From September 12 to 14 a conference on urban activism in Harvard will debate on the links between urban struggles and research activities.
Boston has today the highest income divide of the US: evictions invariably hit latinos or afroamerican neighborhoods. City Life / Vida Urbana since the 1970s keeps building a network of mutual aid among those who suffer the consequences of these housing policies, also through the use of theater, rituals, symbols.
Mindy Fullilove calls "root shock" the trauma suffered by 1600 Afro-American communities displaced from the city centres of the US since 1949. In her book "Root Shock" (2004) she uses the metaphor of transplantation, a trauma after which, if repeated, many plants can't recover. Even the transition from the pleasure of jazz, born in the old ghettos, to the anger of rap, product of the new peripheries, is a manifestation of root shock; it is a trauma for those who suffer it, and for society as a whole.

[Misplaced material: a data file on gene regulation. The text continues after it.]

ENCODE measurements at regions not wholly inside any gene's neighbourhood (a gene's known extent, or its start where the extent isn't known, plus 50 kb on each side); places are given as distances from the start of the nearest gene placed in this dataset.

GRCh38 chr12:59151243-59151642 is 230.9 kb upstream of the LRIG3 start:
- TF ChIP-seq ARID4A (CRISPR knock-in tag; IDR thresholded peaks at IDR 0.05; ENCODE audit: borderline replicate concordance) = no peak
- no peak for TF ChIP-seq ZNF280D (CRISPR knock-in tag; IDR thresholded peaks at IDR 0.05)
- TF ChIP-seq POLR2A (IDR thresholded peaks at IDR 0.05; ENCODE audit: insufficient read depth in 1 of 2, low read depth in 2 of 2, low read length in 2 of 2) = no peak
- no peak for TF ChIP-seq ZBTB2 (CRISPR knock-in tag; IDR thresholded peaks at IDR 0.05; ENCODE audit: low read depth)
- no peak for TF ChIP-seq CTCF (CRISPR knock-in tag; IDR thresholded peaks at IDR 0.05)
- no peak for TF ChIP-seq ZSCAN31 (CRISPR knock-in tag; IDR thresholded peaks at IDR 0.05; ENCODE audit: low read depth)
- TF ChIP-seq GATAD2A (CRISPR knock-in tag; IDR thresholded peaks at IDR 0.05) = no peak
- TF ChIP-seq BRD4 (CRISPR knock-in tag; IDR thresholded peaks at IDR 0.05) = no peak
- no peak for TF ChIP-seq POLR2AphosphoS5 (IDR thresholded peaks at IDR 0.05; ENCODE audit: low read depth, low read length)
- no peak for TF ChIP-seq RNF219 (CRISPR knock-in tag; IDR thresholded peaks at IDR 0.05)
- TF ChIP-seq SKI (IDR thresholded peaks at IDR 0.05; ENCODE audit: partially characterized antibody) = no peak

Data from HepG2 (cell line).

Lower East Side, the small, enigmatic and still resistant neighborhood in Manhattan, (NYC), still keeps the marks of a long history of squatting and counterculture, evidenced by many spaces such as housing projects, social centers and community gardens. The neighborhood is undergoing a strong gentirification process in which squatting has played a special role through recuperation of spaces and local social life. One of these spots provides accomodation for an interesting project of retrieval of the historical live heritage of the neighborhood. MORUS, or Museum of Reclaimed Urban Space, is a small but dynamic museum meant to present squatting and its influence on the neighborhood in an innovatory form, at the same time underlining its live traces. Its promoters intend to show how community and grassroot organizations in East Village helped to transform abandoned buildings and empty lots in spaces for a vibrant community as well as contagious for those who visit it from outside.